My companion chose the “most popular item on the menu” — a two-piece fish and chips accompanied by coleslaw, suggested by our perky waitress. Fish was flaky, chips were crisp, and the coleslaw made me wish I’d opted for that as a side.
“It’s a new recipe.” said our server. “What do you think?”
Tangy horseradish and cilantro in the dressing took an ordinary dish of shredded cabbage to new heights. “Yum.” My companion managed to get this out between mouthfuls.
My own burger was accompanied by a mix of vegetables, greens, even feta cheese — a totally awesome side, whose forkfuls provided good barter for a few of the crisp potatoes and a fork of that slaw.
Soaking sure seemed to use up lots of energy. Hungry again, we veered off the main boardwalk to check out the local hot soup spot- Pho Ho. Located at 168 Lillooet Rd, a three minute walk from Harrison Hot Springs resort, they serve up super bowls of Vietnamese Pho and other sides like fresh spring rolls and a variety of noodle dishes as well.
I went with my “usual” round eye beef, and hubby chose the veggie bowl. In short order both bowls were presented along with the fresh basil and bean sprouts. My thin sliced beef, while accompanied by plenty of noodles, was scarcely fortified by additional spices or fresh herbs…I was a bit envious of the plethora of vegetables in hubby’s bowl. ( insert pic Pho Ho) What can I say? We’ve been spoiled by the Than Brothers’ excellent Pho.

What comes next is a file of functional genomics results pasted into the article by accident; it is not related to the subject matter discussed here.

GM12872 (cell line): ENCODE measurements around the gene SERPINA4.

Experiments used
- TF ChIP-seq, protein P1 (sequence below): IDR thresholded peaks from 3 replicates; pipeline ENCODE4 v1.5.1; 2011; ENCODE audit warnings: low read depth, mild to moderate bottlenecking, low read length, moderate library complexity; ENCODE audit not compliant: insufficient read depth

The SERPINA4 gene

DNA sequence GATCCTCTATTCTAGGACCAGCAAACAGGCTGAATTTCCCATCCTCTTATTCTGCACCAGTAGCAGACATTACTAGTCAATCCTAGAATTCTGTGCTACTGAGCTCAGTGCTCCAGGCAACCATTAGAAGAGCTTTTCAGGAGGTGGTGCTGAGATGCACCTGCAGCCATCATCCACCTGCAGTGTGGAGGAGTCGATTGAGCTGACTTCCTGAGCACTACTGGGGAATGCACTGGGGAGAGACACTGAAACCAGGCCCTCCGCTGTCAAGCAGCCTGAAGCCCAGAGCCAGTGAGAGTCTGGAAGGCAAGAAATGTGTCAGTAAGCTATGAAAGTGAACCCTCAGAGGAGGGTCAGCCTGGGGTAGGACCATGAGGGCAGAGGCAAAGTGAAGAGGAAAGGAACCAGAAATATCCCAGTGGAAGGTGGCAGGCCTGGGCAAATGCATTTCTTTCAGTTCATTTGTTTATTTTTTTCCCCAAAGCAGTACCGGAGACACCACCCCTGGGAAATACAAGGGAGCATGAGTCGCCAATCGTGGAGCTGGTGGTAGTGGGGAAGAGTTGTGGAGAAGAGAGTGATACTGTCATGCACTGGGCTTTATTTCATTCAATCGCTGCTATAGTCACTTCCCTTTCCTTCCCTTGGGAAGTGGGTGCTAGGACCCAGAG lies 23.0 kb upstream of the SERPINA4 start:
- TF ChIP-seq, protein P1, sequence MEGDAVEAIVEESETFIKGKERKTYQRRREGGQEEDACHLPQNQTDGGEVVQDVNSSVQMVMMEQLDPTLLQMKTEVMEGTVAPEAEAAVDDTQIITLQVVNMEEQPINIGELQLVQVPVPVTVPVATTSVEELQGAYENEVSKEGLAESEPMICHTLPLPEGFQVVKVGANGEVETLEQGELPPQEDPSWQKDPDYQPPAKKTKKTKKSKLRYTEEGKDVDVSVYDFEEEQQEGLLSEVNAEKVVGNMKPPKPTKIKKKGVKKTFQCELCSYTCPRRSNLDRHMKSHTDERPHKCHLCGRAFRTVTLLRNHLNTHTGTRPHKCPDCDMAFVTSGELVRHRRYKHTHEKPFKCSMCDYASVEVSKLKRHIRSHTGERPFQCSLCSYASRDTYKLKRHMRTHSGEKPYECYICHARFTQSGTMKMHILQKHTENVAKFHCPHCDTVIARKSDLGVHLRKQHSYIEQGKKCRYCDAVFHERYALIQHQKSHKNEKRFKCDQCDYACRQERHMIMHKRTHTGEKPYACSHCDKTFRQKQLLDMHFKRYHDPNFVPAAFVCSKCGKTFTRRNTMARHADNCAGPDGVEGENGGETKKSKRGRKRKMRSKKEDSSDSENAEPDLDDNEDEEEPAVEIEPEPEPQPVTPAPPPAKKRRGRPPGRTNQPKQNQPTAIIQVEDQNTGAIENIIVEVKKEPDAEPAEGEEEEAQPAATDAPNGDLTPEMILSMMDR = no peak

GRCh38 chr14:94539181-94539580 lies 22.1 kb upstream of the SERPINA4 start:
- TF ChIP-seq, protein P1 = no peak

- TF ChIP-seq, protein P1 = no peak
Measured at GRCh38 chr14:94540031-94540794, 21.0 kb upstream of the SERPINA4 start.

Our last morning was a splurge. We feasted on local and organic fare at Morgan’s Bistro — just steps ( yes about 10 of those Yeti steps) away from the hotel at 160 Esplanade Avenue in Harrison Hot Springs.
The menu features organic vegetables and eggs from both This Little Farm and Local Harvest Farm. Breakfast meats include a house-roasted mango and rosemary-glazed Canadian ham, double-smoked bacon, and award-winning German bratwurst sausage.
Hard choices: A classic breakfast included a rustic scramble with French fries, hmmm. Roasted tomatoes with scrambled eggs and toast, cheese herb omelet, Belgian waffles with organic berry and pure Maple syrup… we were in Canada after all. Eggs Benedict served up on a French croissant rather than the traditional English muffin tempted my hubby.
The Farmer’s Breakfast fit the bill for my last meal in Harrison, before heading home. The egg count was at three, and could come poached or sunny side up, in addition to scrambled preparations. Best of all, included a good taste of all of the meat options: one juicy bratwurst, two slices of thick crisp bacon and a substantial but not overwhelming portion of their wonderful mango-glazed ham. I requested my eggs “sunny” and the bright orange yolks were perfect dip for dry-roasted potatoes and a sop for the toasty wedges of scone.
A rustic scone that accompanied the dish oozed butter with every bite, but I needed a bit of sweet. My request resulted in a petite dish of raspberry coulee, much nicer than a package jam. Tea came in a pretty pot, alas another tea bag, but this was not the Empress, so what could I say?
Great vintage décor, fresh flowers, and some of my favorite Sara a McLaughlin tunes played softly. Morgan’s Bistro was a nice ending to our Harrison Hot Springs stay and enjoyment of its culinary offerings.
— Story and photos by Kathy Passage
Former Restaurant News writer Kathy Passage enjoys submitting occasional columns on her road trip eating adventures.